Characteristics, Antithrombotic Patterns, and Prognostic Outcomes in Claudication and Critical Limb-Threatening Ischemia Undergoing Endovascular Therapy

Osami Kawarada, Kan Zen, Koji Hozawa, Hideaki Obara, Kentaro Matsubara, Yoshito Yamamoto, Tatsuki Doijiri, Nozomu Tamai, Shigenori Ito, Akihiro Higashimori, Daizo Kawasaki, Hideki Doi, Kensuke Matsushita, Kengo Tsukahara, Katsuo Noda, Masahisa Shimpo, Yuki Tsuda, Shinjo Sonoda, Takuya Taniguchi, Katsuhisa WasedaMasato Munehisa, Eiji Taguchi, Tatsuya Kinjo, Yohei Sasaki, Kenichiro Yuba, Shinichiro Yamaguchi, Takuo Nakagami, Shinobu Ayabe, Shingo Sakamoto, Takeshi Yagyu, Soshiro Ogata, Kunihiro Nishimura, Hisashi Motomura, Teruo Noguchi, Masaharu Ishihara, Hisao Ogawa, Satoshi Yasuda

Research output: Contribution to journalArticlepeer-review

2 Citations (Scopus)

Abstract

Purpose: The underlying difference between intermittent claudication (IC) and critical limb-threatening ischemia (CLTI) still remains unclear. This prospective multicenter observational study aimed to clarify differences in clinical features and prognostic outcomes between IC and CLTI, and prognostic factors in patients undergoing endovascular therapy (EVT). Materials and Methods: A total of 692 patients with 808 limbs were enrolled from 20 institutions in Japan. The primary measurements were the 3-year rates of major adverse cardiovascular event (MACE) and reintervention. Results: Among patients, 79.0% had IC and 21.0% had CLTI. Patients with CLTI were more frequently women and more likely to have impaired functional status, undernutrition, comorbidities, hypercoagulation, hyperinflammation, distal artery disease, short single antiplatelet and long anticoagulation therapies, and late cilostazol than patients with IC. Aortoiliac and femoropopliteal diseases were dominant in patients with IC and infrapopliteal disease was dominant in patients with CLTI. Patients with CLTI underwent less frequently aortoiliac intervention and more frequently infrapopliteal intervention than patients with IC. Longitudinal change of ankle-brachial index (ABI) exhibited different patterns between IC and CLTI (pinteraction=0.002), but ABI improved after EVT both in IC and in CLTI (p<0.001), which was sustained over time. Dorsal and plantar skin perfusion pressure in CLTI showed a similar improvement pattern (pinteraction=0.181). Distribution of Rutherford category improved both in IC and in CLTI (each p<0.001). Three-year MACE rates were 20.4% and 42.3% and 3-year reintervention rates were 22.1% and 46.8% for patients with IC and CLTI, respectively (log-rank p<0.001). Elevated D-dimer (p=0.001), age (p=0.043), impaired functional status (p=0.018), and end-stage renal disease (p=0.019) were independently associated with MACE. After considering competing risks of death and major amputation for reintervention, elevated erythrocyte sedimentation rate (p=0.003) and infrainguinal intervention (p=0.002) were independently associated with reintervention. Patients with CLTI merely showed borderline significance for MACE (adjusted hazard ratio 1.700, 95% confidence interval 0.950–3.042, p=0.074) and reintervention (adjusted hazard ratio 1.976, 95% confidence interval 0.999–3.909, p=0.05). Conclusions: The CLTI is characterized not only by more systemic comorbidities and distal disease but also by more inflammatory coagulation disorder compared with IC. Also, CLTI has approximately twice MACE and reintervention rates than IC, and the underlying inflammatory coagulation disorder per se is associated with these outcomes. Clinical Impact: The underlying difference between intermittent claudication (IC) and critical limb-threatening ischemia (CLTI) still remains unclear. This prospective multicenter observational study, JPASSION study found that CLTI was characterized not only by more systemic comorbidities and distal disease but also by more inflammatory coagulation disorder compared to IC. Also, CLTI had approximately twice major adverse cardiovascular event (MACE) and reintervention rates than IC. Intriguingly, the underlying inflammatory coagulation disorder per se was independently associated with MACE and reintervention. Further studies to clarify the role of anticoagulation and anti-inflammatory therapies will contribute to the development of post-interventional therapeutics in the context of peripheral artery disease.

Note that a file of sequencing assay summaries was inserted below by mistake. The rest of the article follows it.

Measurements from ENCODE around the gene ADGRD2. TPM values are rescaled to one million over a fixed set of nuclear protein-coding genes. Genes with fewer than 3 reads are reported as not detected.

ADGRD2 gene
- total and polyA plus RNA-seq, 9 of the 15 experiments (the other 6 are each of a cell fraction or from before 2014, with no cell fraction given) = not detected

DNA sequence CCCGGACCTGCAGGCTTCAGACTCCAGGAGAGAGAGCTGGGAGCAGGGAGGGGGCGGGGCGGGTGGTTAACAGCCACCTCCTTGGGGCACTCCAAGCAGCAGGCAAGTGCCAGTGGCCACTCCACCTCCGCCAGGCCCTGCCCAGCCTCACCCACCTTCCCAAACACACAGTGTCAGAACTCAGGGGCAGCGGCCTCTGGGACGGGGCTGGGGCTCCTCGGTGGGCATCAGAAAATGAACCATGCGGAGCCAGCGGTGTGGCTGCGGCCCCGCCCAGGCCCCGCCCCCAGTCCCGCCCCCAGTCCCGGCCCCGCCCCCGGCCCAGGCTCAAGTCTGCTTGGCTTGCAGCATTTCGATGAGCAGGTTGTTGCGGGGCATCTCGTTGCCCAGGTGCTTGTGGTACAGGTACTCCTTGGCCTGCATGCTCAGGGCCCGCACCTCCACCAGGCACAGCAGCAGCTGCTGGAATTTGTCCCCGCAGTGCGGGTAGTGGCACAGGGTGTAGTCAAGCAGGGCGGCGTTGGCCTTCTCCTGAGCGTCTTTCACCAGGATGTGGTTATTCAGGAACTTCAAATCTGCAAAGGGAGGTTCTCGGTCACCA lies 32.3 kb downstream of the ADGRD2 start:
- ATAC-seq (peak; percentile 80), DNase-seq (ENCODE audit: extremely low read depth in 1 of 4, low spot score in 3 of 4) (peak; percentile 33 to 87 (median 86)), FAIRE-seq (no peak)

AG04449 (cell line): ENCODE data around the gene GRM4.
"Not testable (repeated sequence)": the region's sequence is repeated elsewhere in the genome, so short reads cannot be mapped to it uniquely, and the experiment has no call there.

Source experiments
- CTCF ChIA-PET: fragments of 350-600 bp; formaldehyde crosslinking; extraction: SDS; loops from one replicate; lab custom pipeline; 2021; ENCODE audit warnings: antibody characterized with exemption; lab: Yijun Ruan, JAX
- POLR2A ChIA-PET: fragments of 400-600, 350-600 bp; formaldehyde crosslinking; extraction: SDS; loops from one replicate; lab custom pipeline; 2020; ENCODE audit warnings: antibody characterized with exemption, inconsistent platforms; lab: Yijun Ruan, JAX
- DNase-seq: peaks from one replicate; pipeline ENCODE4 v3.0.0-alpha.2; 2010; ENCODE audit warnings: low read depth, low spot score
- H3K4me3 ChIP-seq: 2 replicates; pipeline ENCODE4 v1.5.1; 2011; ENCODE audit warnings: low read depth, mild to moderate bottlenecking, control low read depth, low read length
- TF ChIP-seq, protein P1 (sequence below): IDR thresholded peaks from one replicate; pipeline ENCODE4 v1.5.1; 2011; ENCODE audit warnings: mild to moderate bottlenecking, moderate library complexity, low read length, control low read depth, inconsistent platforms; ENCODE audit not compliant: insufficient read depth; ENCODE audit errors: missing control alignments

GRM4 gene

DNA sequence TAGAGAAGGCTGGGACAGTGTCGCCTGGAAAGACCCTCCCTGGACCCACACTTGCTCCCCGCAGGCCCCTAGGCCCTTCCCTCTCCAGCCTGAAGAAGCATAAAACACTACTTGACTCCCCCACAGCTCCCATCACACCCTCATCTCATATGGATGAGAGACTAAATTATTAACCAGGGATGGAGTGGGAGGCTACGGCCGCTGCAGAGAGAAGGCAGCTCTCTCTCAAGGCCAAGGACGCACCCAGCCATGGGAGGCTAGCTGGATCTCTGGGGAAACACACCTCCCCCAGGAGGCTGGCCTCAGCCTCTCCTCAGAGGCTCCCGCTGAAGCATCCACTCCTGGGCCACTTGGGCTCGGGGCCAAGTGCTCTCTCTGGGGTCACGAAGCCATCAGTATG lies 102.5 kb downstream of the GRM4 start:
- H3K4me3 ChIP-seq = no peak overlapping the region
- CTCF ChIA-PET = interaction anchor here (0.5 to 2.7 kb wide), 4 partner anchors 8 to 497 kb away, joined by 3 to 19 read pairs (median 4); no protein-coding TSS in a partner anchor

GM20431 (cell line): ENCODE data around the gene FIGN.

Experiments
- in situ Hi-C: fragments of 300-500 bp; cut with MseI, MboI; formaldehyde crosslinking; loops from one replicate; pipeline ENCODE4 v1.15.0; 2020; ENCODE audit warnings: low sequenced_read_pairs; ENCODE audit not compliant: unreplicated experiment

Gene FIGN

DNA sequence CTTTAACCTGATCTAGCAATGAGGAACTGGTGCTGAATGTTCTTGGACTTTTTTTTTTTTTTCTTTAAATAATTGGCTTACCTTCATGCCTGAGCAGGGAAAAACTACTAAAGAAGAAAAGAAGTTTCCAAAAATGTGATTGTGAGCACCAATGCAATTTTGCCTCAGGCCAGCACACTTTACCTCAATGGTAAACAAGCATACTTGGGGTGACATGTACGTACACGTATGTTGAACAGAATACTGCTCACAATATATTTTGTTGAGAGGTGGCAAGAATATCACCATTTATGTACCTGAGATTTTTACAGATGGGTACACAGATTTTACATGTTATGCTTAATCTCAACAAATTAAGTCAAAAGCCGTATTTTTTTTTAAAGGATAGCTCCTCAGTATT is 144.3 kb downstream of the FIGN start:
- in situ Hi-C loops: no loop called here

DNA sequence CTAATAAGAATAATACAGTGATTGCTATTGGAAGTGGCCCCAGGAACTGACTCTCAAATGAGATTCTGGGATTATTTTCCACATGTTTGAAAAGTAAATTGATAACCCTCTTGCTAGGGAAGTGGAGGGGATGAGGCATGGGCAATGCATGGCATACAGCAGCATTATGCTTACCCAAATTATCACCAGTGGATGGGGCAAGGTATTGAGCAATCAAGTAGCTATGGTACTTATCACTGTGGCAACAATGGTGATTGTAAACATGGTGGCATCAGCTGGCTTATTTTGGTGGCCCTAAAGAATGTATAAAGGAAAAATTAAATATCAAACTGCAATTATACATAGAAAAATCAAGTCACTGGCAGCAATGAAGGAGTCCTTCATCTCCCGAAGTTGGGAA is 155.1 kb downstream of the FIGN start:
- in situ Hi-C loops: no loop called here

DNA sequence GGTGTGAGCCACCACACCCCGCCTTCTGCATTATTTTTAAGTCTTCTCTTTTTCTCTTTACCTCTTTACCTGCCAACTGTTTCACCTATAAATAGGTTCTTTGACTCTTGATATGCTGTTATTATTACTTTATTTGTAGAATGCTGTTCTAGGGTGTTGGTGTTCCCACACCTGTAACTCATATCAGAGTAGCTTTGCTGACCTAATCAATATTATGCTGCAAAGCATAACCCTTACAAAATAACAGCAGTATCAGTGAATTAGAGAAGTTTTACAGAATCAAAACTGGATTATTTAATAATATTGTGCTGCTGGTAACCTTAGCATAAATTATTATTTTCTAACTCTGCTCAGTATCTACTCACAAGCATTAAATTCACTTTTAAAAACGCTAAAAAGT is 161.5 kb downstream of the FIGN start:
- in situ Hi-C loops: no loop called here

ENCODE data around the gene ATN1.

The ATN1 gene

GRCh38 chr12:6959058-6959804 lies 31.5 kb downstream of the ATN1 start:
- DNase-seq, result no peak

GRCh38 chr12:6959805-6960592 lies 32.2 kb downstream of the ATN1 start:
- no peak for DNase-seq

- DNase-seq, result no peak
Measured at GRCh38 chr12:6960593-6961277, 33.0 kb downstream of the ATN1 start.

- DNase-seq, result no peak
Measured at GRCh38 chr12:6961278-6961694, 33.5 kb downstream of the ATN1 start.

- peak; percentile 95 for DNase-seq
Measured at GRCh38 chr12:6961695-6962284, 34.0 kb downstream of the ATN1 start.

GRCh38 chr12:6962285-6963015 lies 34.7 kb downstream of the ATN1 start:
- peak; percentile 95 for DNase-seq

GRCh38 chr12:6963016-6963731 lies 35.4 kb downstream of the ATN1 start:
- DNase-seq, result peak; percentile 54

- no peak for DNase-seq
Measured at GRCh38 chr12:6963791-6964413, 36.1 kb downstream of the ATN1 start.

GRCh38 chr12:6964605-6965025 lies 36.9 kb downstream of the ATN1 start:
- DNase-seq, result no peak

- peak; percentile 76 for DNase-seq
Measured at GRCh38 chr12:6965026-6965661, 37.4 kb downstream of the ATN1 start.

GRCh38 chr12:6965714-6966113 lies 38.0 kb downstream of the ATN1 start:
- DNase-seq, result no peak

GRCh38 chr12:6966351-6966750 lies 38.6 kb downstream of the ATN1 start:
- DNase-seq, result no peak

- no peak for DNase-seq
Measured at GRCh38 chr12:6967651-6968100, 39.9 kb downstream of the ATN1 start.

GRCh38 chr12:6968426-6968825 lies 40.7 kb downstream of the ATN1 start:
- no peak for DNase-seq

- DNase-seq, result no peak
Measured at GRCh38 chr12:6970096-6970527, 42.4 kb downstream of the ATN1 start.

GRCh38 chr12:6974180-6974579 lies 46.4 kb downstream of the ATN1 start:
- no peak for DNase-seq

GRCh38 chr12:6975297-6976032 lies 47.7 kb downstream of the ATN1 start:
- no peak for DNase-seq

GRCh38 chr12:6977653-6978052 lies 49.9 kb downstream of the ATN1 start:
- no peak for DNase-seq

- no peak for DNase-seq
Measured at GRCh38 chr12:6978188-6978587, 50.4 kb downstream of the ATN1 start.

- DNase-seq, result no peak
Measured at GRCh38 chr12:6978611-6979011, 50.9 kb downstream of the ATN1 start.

Original languageEnglish
JournalJournal of Endovascular Therapy
DOIs
Publication statusAccepted/In press - 2022

Keywords

  • coagulation
  • endovascular therapy
  • inflammation
  • outcome
  • peripheral artery disease

ASJC Scopus subject areas

  • Surgery
  • Radiology Nuclear Medicine and imaging
  • Cardiology and Cardiovascular Medicine

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